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Social media traps

Social media traps

By Adam Wakeling


Here are some do’s and don’ts that will help to protect your professional reputation.

We’ve all heard social media horror stories – like the woman who ended up fired from her job for posting pictures of herself acting disrespectfully at the Arlington National Cemetery, another who destroyed her professional life with a racist joke tweet made on a plane trip to Africa (ironically, she was a PR executive), and the executive who had her derisive email to a jobseeker go viral. But people continue to damage themselves personally and professionally by making simple mistakes like complaining about their boss or customers on a public platform, or leaving compromising photos up on Facebook. Here are some do’s and don’ts to help you build and protect your professional reputation on social media.

DO learn how to use the platforms that you are on to their full potential. Understanding the algorithms behind LinkedIn, for example, can help you build a more visible profile that comes up more frequently in searches and is recommended more commonly to potential connections.

DO use social media to show your interest in working in a particular field. You can use LinkedIn to maintain connections with people who work in the profession, follow organisations and like their content, and if you find an interesting article on the topic, post it as an update of your own. Social media can build your reputation as well as destroy it.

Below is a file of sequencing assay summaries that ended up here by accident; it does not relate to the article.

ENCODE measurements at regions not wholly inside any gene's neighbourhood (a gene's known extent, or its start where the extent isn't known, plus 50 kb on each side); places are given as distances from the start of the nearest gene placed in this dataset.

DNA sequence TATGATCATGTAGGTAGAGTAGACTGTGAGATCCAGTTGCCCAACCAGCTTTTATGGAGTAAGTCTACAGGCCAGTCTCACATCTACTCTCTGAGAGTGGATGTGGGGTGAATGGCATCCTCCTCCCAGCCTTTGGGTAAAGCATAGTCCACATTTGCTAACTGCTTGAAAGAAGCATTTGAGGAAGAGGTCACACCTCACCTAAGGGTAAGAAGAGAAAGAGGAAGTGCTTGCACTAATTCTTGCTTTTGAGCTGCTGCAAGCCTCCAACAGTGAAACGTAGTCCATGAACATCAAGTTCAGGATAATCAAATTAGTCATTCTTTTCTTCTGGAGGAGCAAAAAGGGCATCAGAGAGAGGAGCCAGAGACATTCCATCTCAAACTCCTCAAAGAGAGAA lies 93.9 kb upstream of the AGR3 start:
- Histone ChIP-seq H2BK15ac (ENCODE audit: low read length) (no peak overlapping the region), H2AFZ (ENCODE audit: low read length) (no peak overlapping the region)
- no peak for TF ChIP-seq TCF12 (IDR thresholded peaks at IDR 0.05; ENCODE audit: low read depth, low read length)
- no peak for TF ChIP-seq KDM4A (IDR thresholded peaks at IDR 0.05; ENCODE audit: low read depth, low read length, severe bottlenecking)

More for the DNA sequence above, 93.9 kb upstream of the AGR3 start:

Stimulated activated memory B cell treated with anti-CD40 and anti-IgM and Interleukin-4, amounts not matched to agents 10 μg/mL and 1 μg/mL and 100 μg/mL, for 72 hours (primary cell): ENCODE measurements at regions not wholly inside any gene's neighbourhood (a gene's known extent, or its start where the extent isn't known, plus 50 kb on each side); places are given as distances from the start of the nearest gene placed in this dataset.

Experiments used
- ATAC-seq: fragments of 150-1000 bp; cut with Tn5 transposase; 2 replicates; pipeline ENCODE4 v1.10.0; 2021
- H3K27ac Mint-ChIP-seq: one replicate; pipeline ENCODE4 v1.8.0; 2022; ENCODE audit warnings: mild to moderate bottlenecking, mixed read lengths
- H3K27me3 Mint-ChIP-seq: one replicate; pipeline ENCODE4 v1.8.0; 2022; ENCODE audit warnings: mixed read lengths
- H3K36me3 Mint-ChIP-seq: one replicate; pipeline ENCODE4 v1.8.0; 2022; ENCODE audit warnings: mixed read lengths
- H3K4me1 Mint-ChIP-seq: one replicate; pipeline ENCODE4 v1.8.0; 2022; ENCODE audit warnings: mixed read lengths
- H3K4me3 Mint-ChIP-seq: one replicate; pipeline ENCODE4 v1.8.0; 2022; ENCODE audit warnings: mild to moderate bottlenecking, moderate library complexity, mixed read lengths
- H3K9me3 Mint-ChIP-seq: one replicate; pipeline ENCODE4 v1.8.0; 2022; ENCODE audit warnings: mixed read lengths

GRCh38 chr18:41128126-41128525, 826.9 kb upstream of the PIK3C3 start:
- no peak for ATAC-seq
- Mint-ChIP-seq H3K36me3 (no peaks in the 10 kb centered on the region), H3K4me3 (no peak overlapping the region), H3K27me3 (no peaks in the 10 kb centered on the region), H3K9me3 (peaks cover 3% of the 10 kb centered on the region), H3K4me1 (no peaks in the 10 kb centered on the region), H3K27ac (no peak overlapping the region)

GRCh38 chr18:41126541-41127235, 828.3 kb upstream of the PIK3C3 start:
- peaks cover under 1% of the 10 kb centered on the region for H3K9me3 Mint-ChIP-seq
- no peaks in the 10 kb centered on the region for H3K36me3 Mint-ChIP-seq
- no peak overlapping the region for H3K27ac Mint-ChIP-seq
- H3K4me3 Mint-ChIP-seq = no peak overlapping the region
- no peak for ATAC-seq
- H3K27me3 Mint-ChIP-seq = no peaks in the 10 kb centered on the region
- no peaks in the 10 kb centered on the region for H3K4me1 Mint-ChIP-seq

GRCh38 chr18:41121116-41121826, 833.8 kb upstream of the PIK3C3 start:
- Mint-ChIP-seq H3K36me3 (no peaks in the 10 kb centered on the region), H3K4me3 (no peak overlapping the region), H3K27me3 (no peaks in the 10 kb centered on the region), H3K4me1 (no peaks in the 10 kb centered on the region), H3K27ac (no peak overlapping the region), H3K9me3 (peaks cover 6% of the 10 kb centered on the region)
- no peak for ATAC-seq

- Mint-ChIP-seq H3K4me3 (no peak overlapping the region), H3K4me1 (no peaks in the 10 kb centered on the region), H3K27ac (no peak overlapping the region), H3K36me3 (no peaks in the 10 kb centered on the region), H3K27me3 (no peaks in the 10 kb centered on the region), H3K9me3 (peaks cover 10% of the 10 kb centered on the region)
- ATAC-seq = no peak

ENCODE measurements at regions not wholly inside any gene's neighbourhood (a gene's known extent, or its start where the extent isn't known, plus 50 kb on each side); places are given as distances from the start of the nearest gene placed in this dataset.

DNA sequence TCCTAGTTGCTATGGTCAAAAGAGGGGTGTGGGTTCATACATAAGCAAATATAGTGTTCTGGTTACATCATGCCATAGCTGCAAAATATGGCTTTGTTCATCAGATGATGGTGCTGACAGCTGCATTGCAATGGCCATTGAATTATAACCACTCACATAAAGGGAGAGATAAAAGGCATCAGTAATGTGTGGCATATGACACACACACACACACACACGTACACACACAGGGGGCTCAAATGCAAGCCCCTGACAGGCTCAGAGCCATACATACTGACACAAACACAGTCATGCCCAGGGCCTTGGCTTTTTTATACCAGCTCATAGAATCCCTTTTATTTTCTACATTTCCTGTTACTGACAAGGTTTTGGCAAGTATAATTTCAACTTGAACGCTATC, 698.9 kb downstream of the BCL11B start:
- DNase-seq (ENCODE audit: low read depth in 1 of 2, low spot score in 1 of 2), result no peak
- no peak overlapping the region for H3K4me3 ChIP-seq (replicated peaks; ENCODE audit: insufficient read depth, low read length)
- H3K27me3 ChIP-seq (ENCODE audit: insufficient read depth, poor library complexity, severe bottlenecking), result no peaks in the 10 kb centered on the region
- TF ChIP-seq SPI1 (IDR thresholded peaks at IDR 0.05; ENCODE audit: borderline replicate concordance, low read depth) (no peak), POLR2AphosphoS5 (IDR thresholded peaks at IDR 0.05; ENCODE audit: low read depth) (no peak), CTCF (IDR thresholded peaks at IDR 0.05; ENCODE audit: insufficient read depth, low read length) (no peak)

DO actively remove old or out-of-date content. People are still caught out by pictures or posts from years ago that come back from the dead to haunt them.

DO mind your privacy settings, but at the same time, don’t rely on them to protect you. People in your network can share with those outside it.

DO maintain some separation in your professional and personal life. This is a good rule to follow across the board, but it is particularly applicable to social media.

DON’T feel that you have to be on social media. LinkedIn, Facebook and Twitter can be useful and even powerful tools, but there is little point in creating an account that you are not going to use. Alternatively, you may have one platform that you like, and it’s OK to simply use that one alone.

DON’T confuse one platform for another. This is particularly common with LinkedIn and Facebook – some people have weirdly inappropriate LinkedIn profile pictures, or clog the feeds of their connections with dozens of likes of pictures, quotes or other seemingly-random content. Also, while a tweet and a LinkedIn post are both ways of publishing your views on something, they are very different media and require a different approach.

DON’T feel that you have to accept every request. It’s OK not to add your colleagues on Facebook and limit the people you connect with on LinkedIn.

DON’T expect everyone to connect with you – this is the reverse of the previous rule. People such as graduate recruiters or the lawyers who attend student networking events can receive hundreds of requests in LinkedIn, so you would need to show some actual value as a connection before they accept you. Likewise, your boss, colleagues or people that you are not close to may not want to connect with you on Facebook. Don’t take it personally.
The most important rule:

DON’T post anything on social media if you wouldn’t want to see it on the front page of tomorrow’s Herald Sun.

Adam Wakeling, Senior Compliance Adviser, State Trustees and Chair, YL Editorial Committee.

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